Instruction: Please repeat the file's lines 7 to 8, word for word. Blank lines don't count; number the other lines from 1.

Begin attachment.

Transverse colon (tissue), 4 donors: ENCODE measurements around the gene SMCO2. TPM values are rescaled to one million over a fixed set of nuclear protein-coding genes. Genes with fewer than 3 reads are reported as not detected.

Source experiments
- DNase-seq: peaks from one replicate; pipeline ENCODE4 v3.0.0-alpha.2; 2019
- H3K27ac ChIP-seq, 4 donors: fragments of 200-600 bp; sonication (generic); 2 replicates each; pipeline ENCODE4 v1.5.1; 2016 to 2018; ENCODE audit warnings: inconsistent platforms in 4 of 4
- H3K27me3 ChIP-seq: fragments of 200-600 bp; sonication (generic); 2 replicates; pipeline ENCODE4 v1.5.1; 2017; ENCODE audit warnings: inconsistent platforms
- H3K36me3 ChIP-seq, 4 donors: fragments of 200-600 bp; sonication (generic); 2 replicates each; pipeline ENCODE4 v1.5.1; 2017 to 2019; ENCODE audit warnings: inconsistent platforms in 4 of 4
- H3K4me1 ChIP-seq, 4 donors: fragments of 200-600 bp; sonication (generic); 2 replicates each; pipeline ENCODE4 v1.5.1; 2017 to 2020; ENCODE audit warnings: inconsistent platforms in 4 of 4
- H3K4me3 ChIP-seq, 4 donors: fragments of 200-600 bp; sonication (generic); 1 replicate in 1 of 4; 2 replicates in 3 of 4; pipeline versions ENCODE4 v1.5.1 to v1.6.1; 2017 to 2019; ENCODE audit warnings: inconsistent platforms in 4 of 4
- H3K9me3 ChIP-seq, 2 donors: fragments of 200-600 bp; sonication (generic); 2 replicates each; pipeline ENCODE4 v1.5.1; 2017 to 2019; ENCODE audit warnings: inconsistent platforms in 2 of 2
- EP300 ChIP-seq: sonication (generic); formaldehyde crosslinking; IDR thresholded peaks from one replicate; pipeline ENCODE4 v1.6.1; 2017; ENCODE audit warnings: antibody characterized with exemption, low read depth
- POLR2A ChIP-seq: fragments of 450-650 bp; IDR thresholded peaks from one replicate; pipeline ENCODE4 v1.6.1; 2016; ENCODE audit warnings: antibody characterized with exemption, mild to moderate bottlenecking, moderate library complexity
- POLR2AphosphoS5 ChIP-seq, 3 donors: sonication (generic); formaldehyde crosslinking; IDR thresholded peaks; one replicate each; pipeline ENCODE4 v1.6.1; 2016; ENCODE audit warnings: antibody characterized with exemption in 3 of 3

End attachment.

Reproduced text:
- H3K4me1 ChIP-seq, 4 donors: fragments of 200-600 bp; sonication (generic); 2 replicates each; pipeline ENCODE4 v1.5.1; 2017 to 2020; ENCODE audit warnings: inconsistent platforms in 4 of 4
- H3K4me3 ChIP-seq, 4 donors: fragments of 200-600 bp; sonication (generic); 1 replicate in 1 of 4; 2 replicates in 3 of 4; pipeline versions ENCODE4 v1.5.1 to v1.6.1; 2017 to 2019; ENCODE audit warnings: inconsistent platforms in 4 of 4